Canadian Cancer Society logo
You are here: 

Sun and UV

Child with sunscreen on his face

No one is completely safe from the sun. In Canada, sunlight is strong enough to cause skin cancer, premature aging of the skin and harm to the eyes.

Skin cancer is the most common type of cancer, and it's also one of the most preventable. UV radiation causes about 90% of melanoma cases. The incidence of melanoma skin cancer has increased significantly among men and women during the past 25 years.

Enjoy the sun safely: protect your skin and protect your eyes. Reduce your risk of skin cancer by using SunSense and talk to your doctor about any changes to your skin.

There are 3 types of ultraviolet (UV) rays:

  • Ultraviolet A rays (UVA) make up most of the sun's natural light. They can penetrate deep into the skin, causing wrinkles and premature aging of the skin.
  • Ultraviolet B rays (UVB) are the main cause of sunburn. They are nearly 1,000 times stronger than UVA rays.
  • Ultraviolet C rays (short-wave radiation) never reach the earth's surface because the atmosphere filters them out.

UV rays can get through clouds, fog and haze. Water, sand, concrete and especially snow can reflect, and even increase, the sun's rays. We are exposed to more UV rays as the protective layer of ozone around the earth becomes thinner due to the effects of pollution and chemicals. The main source of UV radiation is the sun, but indoor tanning equipment, such as tanning beds and sun lamps, are also sources.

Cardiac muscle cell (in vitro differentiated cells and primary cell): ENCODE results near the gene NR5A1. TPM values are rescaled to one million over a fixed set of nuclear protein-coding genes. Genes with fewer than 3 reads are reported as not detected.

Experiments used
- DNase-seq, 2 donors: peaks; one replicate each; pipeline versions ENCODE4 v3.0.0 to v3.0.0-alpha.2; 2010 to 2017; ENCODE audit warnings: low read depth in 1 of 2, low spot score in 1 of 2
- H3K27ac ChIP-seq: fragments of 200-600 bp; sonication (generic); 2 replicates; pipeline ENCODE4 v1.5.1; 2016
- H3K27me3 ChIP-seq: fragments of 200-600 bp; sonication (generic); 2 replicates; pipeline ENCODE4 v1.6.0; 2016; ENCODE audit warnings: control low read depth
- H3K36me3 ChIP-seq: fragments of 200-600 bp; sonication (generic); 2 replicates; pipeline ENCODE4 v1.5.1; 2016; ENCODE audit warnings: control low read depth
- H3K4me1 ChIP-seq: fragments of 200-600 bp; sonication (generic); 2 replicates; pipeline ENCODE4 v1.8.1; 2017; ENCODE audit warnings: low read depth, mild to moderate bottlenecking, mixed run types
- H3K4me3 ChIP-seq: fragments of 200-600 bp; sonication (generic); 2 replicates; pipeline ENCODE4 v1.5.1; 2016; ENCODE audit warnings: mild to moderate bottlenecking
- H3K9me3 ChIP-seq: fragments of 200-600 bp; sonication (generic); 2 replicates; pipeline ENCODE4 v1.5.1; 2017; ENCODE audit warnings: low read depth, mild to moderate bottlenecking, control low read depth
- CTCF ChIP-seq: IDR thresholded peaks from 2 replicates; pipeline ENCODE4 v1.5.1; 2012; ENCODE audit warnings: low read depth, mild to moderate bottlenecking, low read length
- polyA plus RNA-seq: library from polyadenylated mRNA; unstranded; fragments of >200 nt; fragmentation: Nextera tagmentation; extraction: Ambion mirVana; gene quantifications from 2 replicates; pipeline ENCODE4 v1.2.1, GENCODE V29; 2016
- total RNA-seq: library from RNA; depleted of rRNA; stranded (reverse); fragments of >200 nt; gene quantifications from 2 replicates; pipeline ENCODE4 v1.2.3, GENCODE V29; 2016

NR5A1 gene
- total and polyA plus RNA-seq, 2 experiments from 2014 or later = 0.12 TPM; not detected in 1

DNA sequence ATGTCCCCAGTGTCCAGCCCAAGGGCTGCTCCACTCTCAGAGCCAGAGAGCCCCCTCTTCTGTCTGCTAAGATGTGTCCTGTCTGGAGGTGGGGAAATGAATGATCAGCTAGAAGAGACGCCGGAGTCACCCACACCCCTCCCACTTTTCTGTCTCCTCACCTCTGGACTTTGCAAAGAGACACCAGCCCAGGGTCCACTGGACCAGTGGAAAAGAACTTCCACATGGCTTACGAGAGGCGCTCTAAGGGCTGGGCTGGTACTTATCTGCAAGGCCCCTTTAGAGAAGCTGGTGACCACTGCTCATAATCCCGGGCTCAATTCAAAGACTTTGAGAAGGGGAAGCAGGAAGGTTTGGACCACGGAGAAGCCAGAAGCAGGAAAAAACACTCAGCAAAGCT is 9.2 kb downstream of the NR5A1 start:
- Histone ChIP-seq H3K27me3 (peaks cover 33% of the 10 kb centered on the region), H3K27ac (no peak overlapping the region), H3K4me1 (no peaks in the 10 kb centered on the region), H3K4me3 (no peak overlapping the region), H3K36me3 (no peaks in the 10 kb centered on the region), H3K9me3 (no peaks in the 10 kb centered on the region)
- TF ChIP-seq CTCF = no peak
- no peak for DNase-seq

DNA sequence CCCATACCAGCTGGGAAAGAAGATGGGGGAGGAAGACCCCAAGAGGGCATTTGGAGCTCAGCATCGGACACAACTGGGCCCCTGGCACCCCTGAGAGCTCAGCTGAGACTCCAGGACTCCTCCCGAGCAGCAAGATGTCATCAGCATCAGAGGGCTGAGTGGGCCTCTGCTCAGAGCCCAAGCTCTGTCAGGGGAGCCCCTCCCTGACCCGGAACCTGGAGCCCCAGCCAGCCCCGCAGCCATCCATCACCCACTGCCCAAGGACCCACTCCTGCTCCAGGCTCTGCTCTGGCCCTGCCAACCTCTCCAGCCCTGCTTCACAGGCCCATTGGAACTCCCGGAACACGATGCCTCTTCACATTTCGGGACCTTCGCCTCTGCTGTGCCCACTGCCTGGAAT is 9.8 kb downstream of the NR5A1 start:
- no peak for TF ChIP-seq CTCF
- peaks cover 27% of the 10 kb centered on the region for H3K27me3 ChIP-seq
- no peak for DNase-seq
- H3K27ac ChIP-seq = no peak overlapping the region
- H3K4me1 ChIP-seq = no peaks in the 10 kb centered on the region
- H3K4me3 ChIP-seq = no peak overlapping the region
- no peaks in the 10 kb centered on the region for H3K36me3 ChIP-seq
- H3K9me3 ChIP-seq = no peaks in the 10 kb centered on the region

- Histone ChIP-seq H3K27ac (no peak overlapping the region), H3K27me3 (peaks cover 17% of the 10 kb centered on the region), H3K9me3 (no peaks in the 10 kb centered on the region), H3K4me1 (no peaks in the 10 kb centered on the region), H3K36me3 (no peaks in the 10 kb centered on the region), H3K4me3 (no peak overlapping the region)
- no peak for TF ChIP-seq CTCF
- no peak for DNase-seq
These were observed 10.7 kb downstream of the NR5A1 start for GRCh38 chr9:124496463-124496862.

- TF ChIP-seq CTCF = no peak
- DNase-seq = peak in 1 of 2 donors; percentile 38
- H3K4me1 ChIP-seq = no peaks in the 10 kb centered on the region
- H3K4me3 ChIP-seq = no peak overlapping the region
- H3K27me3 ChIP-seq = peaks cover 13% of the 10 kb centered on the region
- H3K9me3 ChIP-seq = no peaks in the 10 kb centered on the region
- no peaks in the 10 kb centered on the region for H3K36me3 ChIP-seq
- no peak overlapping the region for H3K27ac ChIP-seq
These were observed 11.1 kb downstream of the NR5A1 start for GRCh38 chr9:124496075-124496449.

You have a higher risk of skin cancer if you:

  • have light-coloured skin, eyes or hair
  • work, play or exercise in the sun for long periods of time
  • had several blistering sunburns as a child
  • take drugs that make you more sensitive to UV light
  • use indoor tanning

UV index

The UV Index is a useful tool when it comes to sun protection. It tells you the strength of the sun's daily UV rays - the higher the number, the stronger the sun's rays and the more important it is to protect yourself.

UV Index and exposure table
  • Tanning is out

    Research has confirmed that the use of indoor tanning equipment increases the likelihood of skin cancer, especially for long-term users who start in their teens. Knowing this and that melanoma is one of the most common cancers for youth between the ages of 15-29, Society staff worked extensively with this demographic over the past several years through their Tanning is Out initiative. 

    This initiative began in 2010 at a Vancouver High School with students pledging to be “tan-free” for their graduation.  The initiative grew substantially, with close to 20,000 students from across BC pledging to be tan-free between 2010 - 2014. Building upon the success of the high school challenges, the Tanning Is Out Initiative carried into the summer months and volunteer ambassadors increased awareness about the dangers of tanning at outdoor events and beaches. 

    Through social media, presence at community events across the province and advocacy, the Tanning Is Out campaign achieved an incredible amount of provincial and national media attention. The campaign laid the groundwork for provincial legislation we have today that restricts the use of tanning beds for youth under the age of 18. 



Researcher Dr Sohrab Shah Dr Sohrab Shah helped discover more than 100 new suspected cancer genes.

Learn more

Funding lifesaving clinical trials

Illustration of science instruments

The Canadian Cancer Society is funding lifesaving clinical trials that give people with cancer access to the newest types of treatment.

Learn more